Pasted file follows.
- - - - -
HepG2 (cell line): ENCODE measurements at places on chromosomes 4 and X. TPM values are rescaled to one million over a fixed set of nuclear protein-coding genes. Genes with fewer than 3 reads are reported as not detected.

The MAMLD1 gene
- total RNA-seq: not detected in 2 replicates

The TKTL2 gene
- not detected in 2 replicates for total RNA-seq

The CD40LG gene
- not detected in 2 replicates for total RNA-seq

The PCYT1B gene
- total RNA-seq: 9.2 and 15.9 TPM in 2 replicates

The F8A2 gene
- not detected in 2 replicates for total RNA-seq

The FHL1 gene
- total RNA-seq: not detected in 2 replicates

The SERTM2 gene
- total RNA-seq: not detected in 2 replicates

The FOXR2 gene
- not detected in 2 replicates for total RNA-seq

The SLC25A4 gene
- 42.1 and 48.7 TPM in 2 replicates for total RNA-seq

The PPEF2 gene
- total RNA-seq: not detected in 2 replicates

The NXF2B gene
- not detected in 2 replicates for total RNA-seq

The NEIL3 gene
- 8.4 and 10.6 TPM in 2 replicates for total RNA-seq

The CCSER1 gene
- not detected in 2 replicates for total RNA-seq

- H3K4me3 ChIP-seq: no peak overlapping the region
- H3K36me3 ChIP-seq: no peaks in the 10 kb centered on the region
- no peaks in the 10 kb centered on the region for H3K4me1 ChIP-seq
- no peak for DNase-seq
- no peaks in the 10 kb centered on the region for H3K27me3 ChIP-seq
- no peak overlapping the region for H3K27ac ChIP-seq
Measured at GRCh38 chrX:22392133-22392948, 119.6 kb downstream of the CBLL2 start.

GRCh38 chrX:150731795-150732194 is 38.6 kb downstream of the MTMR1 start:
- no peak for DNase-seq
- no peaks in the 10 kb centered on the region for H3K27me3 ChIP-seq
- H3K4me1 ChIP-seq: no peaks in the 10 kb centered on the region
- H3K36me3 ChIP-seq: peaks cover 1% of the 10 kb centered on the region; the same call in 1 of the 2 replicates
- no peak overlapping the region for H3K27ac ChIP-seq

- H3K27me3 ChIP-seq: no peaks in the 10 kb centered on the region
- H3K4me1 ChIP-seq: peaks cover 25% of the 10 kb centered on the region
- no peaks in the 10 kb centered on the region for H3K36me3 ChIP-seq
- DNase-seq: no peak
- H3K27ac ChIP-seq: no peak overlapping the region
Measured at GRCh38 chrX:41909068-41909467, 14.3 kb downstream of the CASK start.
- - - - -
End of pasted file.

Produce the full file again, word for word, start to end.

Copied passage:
HepG2 (cell line): ENCODE measurements at places on chromosomes 4 and X. TPM values are rescaled to one million over a fixed set of nuclear protein-coding genes. Genes with fewer than 3 reads are reported as not detected.

The MAMLD1 gene
- total RNA-seq: not detected in 2 replicates

The TKTL2 gene
- not detected in 2 replicates for total RNA-seq

The CD40LG gene
- not detected in 2 replicates for total RNA-seq

The PCYT1B gene
- total RNA-seq: 9.2 and 15.9 TPM in 2 replicates

The F8A2 gene
- not detected in 2 replicates for total RNA-seq

The FHL1 gene
- total RNA-seq: not detected in 2 replicates

The SERTM2 gene
- total RNA-seq: not detected in 2 replicates

The FOXR2 gene
- not detected in 2 replicates for total RNA-seq

The SLC25A4 gene
- 42.1 and 48.7 TPM in 2 replicates for total RNA-seq

The PPEF2 gene
- total RNA-seq: not detected in 2 replicates

The NXF2B gene
- not detected in 2 replicates for total RNA-seq

The NEIL3 gene
- 8.4 and 10.6 TPM in 2 replicates for total RNA-seq

The CCSER1 gene
- not detected in 2 replicates for total RNA-seq

- H3K4me3 ChIP-seq: no peak overlapping the region
- H3K36me3 ChIP-seq: no peaks in the 10 kb centered on the region
- no peaks in the 10 kb centered on the region for H3K4me1 ChIP-seq
- no peak for DNase-seq
- no peaks in the 10 kb centered on the region for H3K27me3 ChIP-seq
- no peak overlapping the region for H3K27ac ChIP-seq
Measured at GRCh38 chrX:22392133-22392948, 119.6 kb downstream of the CBLL2 start.

GRCh38 chrX:150731795-150732194 is 38.6 kb downstream of the MTMR1 start:
- no peak for DNase-seq
- no peaks in the 10 kb centered on the region for H3K27me3 ChIP-seq
- H3K4me1 ChIP-seq: no peaks in the 10 kb centered on the region
- H3K36me3 ChIP-seq: peaks cover 1% of the 10 kb centered on the region; the same call in 1 of the 2 replicates
- no peak overlapping the region for H3K27ac ChIP-seq

- H3K27me3 ChIP-seq: no peaks in the 10 kb centered on the region
- H3K4me1 ChIP-seq: peaks cover 25% of the 10 kb centered on the region
- no peaks in the 10 kb centered on the region for H3K36me3 ChIP-seq
- DNase-seq: no peak
- H3K27ac ChIP-seq: no peak overlapping the region
Measured at GRCh38 chrX:41909068-41909467, 14.3 kb downstream of the CASK start.